Initial reports out of the on-going P5+1 negotiations with Iran in Almaty, Kazakhstan suggest optimism on behalf of diplomats and hints of concessions by both sides. The first day of talks concluded with Western diplomats presenting Iran with what they say is a “real, serious, and substantive” proposal that creates a pathway towards sanctions relief. Recognition of Iran’s right to enrich uranium was alluded to as something that can in time be reached after a series of higher “technical-experts” level meetings. Likewise, Iranian diplomats have signaled their desire for a step by step based proposal.
The Iranians are coming to Almaty with their own proposal that they say is flexible. “Our proposal includes a wide range of options. Depending on what we hear from the other side, we will present a suitable version of our proposal. But anyways, Iran is presenting a new proposal,” an Iranian diplomat in Almaty has said.
pertinent report released yesterday by the International Crisis Group outlines steps that can be taken to resolve the impasse with Iran. The report, entitled “Spider Web: The Making and Unmaking of Iran Sanctions,” gives point-by-point recommendations on how negotiations can proceed while also analyzing the efficacy and consequences of the sanctions that have been imposed on Iran. In its recommendations for how negotiations should proceed, the report highlights the need for “intensive, continuous, technical-level negotiations to achieve a step by-step agreement.” It states that in order to sustain diplomacy, Iran’s right to enrichment on its own soil should be recognized, while Iran should give stronger guarantees as to not weaponizing its nuclear program. Successful negotiation strategy should be principled, the report states, on an understanding that “the real measure of efficacy is not sanctions imposition. It is sanctions relief.”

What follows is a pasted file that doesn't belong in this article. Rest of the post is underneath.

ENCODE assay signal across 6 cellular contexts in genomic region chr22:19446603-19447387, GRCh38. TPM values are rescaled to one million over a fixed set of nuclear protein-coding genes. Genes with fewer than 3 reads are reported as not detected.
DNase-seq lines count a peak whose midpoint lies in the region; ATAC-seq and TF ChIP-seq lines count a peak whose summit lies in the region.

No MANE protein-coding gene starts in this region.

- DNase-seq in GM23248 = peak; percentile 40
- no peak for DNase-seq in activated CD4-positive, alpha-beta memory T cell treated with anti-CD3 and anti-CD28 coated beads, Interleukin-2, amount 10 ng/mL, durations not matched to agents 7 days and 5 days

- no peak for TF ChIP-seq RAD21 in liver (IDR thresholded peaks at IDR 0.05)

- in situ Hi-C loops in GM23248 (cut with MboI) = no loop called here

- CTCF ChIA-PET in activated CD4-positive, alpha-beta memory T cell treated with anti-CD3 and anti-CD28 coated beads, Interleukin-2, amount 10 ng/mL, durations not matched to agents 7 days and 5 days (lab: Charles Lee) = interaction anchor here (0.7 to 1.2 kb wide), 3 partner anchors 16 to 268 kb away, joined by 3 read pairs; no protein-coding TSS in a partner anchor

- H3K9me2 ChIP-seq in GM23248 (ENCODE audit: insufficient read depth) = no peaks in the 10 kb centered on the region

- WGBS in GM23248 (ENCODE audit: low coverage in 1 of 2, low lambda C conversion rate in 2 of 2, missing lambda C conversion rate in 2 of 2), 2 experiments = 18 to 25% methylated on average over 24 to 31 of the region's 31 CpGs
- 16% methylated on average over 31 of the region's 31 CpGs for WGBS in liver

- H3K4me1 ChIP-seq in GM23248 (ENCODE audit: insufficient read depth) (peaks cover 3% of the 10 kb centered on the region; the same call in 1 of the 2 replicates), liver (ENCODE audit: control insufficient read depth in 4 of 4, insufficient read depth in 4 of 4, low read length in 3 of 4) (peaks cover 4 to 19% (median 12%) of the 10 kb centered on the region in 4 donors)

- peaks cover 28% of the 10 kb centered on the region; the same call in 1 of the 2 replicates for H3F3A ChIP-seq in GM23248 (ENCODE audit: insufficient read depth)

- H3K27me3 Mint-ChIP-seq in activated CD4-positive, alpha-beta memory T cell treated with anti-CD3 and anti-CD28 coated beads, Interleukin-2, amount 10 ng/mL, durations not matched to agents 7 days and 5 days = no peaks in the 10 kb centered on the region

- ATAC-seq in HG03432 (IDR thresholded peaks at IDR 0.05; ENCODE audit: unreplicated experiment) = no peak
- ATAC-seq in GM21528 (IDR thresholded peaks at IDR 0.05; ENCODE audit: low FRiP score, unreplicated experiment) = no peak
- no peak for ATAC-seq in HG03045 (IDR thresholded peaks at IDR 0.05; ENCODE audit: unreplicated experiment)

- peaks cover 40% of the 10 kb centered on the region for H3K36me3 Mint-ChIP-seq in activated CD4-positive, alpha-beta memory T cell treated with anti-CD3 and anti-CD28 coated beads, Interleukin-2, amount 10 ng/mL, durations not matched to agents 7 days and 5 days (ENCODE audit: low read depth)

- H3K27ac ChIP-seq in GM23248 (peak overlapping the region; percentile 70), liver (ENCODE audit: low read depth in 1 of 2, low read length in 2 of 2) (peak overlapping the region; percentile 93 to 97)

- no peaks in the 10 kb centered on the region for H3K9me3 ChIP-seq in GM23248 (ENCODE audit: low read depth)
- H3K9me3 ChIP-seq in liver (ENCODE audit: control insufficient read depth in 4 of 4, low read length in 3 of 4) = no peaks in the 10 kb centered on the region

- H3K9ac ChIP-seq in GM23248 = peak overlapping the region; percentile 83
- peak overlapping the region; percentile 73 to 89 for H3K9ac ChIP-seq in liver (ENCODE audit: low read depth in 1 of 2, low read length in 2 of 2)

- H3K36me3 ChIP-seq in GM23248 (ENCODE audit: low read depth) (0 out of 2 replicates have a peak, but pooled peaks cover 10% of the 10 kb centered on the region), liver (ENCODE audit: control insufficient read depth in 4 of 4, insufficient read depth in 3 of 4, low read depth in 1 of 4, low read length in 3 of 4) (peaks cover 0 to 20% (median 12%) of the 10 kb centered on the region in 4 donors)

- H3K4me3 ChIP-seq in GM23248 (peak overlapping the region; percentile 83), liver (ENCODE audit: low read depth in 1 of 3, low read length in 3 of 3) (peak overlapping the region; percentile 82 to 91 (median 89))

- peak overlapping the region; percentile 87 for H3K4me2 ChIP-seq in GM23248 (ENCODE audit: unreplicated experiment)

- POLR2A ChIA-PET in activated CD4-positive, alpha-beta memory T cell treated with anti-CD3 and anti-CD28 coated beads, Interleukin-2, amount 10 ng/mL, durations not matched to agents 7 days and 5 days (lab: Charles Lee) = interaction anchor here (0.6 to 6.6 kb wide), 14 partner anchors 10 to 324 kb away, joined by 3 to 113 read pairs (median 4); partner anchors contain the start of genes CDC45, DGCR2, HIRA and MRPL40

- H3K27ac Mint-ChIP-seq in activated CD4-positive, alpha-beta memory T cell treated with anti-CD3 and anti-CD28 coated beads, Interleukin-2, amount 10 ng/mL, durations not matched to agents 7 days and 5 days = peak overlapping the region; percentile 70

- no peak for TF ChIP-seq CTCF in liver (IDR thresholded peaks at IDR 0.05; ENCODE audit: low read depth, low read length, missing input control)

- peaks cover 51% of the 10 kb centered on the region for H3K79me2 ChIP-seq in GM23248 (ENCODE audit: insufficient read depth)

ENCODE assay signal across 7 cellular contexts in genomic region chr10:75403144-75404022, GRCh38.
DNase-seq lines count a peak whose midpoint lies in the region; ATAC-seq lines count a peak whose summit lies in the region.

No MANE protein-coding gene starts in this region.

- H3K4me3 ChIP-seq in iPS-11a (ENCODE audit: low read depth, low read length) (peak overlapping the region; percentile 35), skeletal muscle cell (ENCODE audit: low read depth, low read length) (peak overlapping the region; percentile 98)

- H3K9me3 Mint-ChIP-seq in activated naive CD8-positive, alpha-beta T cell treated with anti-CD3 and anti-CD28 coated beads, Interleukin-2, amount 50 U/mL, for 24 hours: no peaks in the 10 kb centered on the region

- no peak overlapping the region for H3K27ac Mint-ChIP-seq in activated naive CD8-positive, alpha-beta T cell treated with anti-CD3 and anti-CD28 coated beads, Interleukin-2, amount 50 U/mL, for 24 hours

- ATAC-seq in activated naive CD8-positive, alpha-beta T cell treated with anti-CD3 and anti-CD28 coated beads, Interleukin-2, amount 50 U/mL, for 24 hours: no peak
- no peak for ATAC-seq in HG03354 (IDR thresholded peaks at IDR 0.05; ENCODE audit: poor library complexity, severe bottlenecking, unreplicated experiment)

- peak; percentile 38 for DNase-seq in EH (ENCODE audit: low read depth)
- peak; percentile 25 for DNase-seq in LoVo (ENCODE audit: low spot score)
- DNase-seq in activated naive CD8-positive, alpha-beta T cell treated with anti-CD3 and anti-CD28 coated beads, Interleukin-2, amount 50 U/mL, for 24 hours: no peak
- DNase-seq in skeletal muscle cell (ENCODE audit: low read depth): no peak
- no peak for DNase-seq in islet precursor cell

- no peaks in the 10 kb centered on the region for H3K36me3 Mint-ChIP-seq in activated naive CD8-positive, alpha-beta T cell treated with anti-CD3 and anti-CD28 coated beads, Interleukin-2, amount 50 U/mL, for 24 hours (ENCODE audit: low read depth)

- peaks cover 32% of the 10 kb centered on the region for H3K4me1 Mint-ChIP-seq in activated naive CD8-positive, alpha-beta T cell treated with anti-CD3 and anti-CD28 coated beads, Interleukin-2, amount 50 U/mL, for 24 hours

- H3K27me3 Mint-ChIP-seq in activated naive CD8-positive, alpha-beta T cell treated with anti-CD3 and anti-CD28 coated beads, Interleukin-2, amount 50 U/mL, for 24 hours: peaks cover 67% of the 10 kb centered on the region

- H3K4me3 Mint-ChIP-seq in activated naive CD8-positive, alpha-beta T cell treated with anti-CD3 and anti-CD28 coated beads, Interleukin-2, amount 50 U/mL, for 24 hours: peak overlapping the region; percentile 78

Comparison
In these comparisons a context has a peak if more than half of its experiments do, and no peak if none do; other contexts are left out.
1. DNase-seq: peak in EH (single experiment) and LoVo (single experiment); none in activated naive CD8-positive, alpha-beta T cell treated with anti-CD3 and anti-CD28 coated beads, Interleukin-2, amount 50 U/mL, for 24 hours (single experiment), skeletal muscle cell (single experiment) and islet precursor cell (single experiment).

The report further delves beyond the scope of the current negotiations, but its suggestions may shine a light into what will come from future negotiations. All in all, it suggests that an incremental approach to negotiations can eventually lead to Iran halting enrichment at a 20% level (and limiting its stockpiles of 5% enriched uranium), ratifying the IAEA’s Additional Protocol and Code 3.1, and resolving all differences with the IAEA. While the report states that untangling many of the current sanctions will be difficult, it states that in return for Iranian concessions the P5 should pass a Security Council resolution that would remove international sanctions on Iran. Further sanctions relief will take time as the “chilling effect” which has resulted in business fearing to do any type of business with Iran dissipates.

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